Thursday 24 November 2016

Oldschool DnD Poetry Pit

Blogger I read other day was writing poetry for his setting (citation needed? Doh sorry i forgot who now, why im not a academic). Being a fan of Clark Ashton Smiths purple pulsating prose I was Inspired as I realise my campaign is based on literary and history more than post Dragonlance fantasy fiction trilogies.

So here are some terrible poems for my DnD setting

Exile Island
Men of the frozen North dread it's shattered shores
Where stony coastal battlement towers reach the sky
Men of the mystic East loathe it's filthy grubbing maggot men
Who's swarming cut throats scrounge for long lost treasures
Men of the ancient West fear it's forgotten underland horrors
Which once ruled the world as blood soaked tyrant monster kings
Men of the South craved golden plunder and ancient wizardry
When the treasure fleets of the Empire came to dig and kill and die

Shadel Port The Pirate City

Shadelport grim Shadelport
Hidden in the dread misty seas of the the north
A shambling sprawling oozing heap of a city
Corroded spires and domes from ruins prehuman
Chocked by shit stained cottages of the festering poor
Where orcs walk the streets as men
Where the ever living Barron watches all
Where glistening eyes of thieves drown out the stars
Where pirate scum come to drink and chunder
Shadelport grim Shadelport
Nobody cries tears for you

Whaling Town of Bloodsand Beach

Bloodsand beach where black souls meet
Barnacled walls and moaning slaves
Screaming sealions and whale blood spray
Slit strangers throats and iron rendering vats
Winnow the week and squeeze out their fat
Not a bone left spare, not a scrap or rag
Not a selkie or sailor or slave ever did roam
Nothing and nobody ever came home

After I trying to read Dragonlance a second time in 1985 and couldn't I realized I was enjoying reading history for Call of Cthulhu more. I found Louse Brooks Autobiographical essays and blew my mind. I read the power of Myth by Joe Campbell which led to me reading classics and history and archaeology and got me going to uni. Also If I talked about history people thought I was well educated. If I talked about some obscure game thing people thought something very different. Anyway I used to envy the use of poetic literary tricks and while I don't understand what I'm doing or what caesura or enjambment is. But after reading lots of old classics and modernism and epics and sagas, something must have stuck and leaks out occasionally. Ive written fake Arthurian and Sumerian stuff and people where very angry with me when I explained it was intended as comedy to parody conspiracy culture.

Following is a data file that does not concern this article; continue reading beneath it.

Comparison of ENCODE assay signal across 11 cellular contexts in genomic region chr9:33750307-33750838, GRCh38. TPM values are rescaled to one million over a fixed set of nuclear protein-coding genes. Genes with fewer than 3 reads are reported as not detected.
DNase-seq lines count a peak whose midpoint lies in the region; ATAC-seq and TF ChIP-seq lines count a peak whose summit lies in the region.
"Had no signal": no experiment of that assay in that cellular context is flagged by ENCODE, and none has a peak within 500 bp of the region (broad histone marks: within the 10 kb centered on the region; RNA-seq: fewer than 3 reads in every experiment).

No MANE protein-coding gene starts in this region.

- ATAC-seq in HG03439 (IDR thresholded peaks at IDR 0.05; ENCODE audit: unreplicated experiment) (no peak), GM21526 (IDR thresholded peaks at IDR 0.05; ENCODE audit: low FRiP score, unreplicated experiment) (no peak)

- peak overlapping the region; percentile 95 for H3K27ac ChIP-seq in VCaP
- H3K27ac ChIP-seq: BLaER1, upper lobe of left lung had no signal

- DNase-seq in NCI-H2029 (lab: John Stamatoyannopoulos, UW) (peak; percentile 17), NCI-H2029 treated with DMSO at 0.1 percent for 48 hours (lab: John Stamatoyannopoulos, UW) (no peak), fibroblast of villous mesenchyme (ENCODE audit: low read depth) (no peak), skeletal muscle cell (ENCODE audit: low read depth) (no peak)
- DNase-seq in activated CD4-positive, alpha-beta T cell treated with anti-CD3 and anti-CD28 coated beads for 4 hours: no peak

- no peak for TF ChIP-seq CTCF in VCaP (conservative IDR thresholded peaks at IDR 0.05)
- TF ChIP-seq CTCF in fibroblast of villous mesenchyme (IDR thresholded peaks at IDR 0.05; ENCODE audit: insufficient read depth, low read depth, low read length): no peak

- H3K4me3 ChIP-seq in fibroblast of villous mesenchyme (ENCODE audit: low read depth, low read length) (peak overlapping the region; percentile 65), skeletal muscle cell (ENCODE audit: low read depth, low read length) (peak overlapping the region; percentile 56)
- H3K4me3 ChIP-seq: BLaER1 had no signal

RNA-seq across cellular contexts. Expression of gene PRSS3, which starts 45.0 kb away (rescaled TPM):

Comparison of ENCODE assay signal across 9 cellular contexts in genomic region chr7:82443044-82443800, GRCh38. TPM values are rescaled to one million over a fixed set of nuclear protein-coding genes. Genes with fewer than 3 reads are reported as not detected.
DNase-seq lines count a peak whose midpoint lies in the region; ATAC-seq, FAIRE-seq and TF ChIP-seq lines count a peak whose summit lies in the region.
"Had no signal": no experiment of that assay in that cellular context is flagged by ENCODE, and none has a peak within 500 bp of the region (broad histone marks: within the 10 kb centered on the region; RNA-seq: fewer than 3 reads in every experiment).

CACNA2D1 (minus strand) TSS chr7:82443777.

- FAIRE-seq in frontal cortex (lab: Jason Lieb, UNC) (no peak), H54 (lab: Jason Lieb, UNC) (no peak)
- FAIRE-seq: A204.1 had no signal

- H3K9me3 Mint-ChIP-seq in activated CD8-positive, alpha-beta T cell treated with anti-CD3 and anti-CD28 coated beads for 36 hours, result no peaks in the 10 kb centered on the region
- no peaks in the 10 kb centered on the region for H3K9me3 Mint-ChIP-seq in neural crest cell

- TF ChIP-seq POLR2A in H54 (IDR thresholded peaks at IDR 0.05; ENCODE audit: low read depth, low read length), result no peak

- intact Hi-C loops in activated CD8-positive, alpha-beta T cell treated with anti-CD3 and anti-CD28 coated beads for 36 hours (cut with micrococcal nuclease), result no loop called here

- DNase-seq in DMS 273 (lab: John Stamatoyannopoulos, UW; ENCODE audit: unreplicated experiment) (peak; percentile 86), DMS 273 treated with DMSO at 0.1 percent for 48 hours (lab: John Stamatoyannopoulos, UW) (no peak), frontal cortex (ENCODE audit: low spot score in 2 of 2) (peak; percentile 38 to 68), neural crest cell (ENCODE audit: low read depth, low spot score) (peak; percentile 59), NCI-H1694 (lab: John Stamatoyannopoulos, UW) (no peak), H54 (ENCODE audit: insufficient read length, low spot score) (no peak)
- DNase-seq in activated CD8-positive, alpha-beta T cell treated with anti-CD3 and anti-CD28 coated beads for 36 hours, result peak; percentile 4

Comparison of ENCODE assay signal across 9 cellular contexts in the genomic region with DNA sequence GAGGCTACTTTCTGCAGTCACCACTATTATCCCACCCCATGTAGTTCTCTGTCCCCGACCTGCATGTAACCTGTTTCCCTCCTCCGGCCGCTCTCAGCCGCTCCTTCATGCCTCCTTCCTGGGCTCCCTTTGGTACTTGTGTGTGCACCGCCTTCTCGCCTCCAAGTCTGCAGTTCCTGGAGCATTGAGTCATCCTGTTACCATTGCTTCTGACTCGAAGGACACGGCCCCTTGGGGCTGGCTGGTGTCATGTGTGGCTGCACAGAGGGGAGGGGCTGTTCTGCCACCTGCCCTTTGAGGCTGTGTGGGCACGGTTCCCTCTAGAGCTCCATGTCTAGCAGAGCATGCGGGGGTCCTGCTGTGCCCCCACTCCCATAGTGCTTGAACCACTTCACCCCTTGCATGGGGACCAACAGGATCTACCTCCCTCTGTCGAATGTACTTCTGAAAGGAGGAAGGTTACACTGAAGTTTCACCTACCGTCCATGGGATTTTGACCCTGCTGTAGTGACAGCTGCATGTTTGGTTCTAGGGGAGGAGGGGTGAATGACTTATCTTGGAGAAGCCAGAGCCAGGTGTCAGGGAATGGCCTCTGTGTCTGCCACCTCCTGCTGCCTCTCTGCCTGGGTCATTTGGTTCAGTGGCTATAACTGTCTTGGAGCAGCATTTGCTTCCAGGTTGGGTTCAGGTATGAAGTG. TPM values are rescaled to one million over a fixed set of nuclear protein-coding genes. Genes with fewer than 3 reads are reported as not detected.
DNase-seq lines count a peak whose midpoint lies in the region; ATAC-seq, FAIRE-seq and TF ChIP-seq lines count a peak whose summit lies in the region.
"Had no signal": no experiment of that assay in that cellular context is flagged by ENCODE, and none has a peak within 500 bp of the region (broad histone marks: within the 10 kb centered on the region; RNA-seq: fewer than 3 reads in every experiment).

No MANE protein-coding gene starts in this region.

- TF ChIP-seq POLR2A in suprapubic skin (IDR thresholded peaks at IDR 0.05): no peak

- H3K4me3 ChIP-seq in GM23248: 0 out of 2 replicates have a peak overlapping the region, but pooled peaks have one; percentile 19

I have lots of work for next 2 months and a mural to paint so Im hoping to get my own residence next year after 4-7 years of not having proper residence I can do as I please in and have my stuff on shelves and cook what I want and hopefully less rats and roaches. Maybe I should have studied and read more about accounting.


  1. Caesura is a natural pause within a line, as opposed to the natural pause at the end. So in the line 'Bloodsand beach where black souls meet', there's a (weak) caesura between 'beach' and 'where'.

    Enjambment is when the sense of one line runs on into the next without a hard stop at the end of the line, as in the lines 'iron rendering vats / Winnow the weak', rather than each line standing apart as an independent unit.

    But I suspect you knew both of those already.

    Good luck with the residence!

    1. i only heard these terms when someone commented on theses poems on a another forum - i dont fully understand them yet


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